This shell vest design changed very little from when it was introduced in the early 1900s until this one was produced. As it was a garment of pure function, it was not beholden to the whims of fashion. A good design was a good design, and they stuck with it. It has loops for 32 shotgun shells on the front and 16 on the back, for a total of 48. The loops have a canvas top and an early rubber elastic bottom. They are of an open bottomed design, and have leather reinforcement tabs at the end of each row of loops. The vest has a five button front and all buttons bear the duxbak name. This vest was sold originally by the Ambrose Sporting Goods Co., which was located at 132 South Main Street, Memphis, TN. The company seems to have had their peak in the late 1920s, although they did make it through the depression.

Tagged Size:
Chest (pit to pit): 21-1/2″ (doubled = 43″)
Length (neck to hem down back):19-1/2″

 photo IMG_0001.jpg

 photo IMG_0002-1.jpg

 photo IMG_0005.jpg

 photo IMG_0006-1.jpg

 photo IMG_0008-1.jpg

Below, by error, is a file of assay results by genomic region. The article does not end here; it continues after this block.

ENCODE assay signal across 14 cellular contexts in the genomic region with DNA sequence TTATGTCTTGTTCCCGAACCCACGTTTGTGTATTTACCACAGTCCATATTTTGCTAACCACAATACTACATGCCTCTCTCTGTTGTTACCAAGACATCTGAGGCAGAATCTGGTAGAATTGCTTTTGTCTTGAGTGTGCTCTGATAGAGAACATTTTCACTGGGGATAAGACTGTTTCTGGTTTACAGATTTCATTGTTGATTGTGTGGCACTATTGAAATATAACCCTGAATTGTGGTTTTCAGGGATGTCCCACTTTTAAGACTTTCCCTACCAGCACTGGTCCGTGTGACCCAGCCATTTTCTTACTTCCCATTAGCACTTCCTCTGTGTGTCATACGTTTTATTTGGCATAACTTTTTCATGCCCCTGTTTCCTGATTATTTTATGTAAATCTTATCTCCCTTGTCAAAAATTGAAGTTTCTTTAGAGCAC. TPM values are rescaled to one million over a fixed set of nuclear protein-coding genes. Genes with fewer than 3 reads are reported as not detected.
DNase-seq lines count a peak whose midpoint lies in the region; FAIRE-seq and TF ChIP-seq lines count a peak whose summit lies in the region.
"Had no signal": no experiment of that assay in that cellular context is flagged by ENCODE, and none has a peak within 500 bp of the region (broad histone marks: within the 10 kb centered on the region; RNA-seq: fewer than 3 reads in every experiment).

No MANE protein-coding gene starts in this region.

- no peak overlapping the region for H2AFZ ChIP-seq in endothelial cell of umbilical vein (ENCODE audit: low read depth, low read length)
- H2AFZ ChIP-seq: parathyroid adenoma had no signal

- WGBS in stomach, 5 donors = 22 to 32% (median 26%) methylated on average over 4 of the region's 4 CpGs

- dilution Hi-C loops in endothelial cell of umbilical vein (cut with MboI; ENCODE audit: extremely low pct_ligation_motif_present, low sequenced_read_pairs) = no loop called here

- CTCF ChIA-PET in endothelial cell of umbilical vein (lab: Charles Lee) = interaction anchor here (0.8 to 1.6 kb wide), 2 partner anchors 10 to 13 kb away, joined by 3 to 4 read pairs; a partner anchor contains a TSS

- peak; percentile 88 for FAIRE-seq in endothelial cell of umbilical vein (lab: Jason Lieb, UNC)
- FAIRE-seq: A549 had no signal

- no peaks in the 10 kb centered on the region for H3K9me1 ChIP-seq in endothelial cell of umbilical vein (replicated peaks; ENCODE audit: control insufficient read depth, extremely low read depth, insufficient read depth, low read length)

photo IMG_0011-1.jpg

 photo invoice.jpg

 photo 190601Stitch.jpg

 photo T2eC16dHJIIE9qTYLiHrBRduFnYUVQ60_57.jpg

 photo 1928ambrose.jpeg

Pendleton Vest II

http://www.ebay.com/itm/271199140959
This vintage vest was custom madein the 1950s, by “Jackie”. This kind of label was typical for small, cottage industry seamstresses of the period. The vest is made from a Pendleton indian blanket, and the seams are trimmed with blanket material. It has a three button front. There are several surface moth bites on the right shoulder.

Chest (pit to pit): 21″
Length: 22″

 photo IMG_0068.jpg

 photo IMG_0069.jpg

 photo IMG_0072.jpg

 photo IMG_0073.jpg

 photo IMG_0074.jpg

Pendleton Vest

http://www.ebay.com/itm/281141508243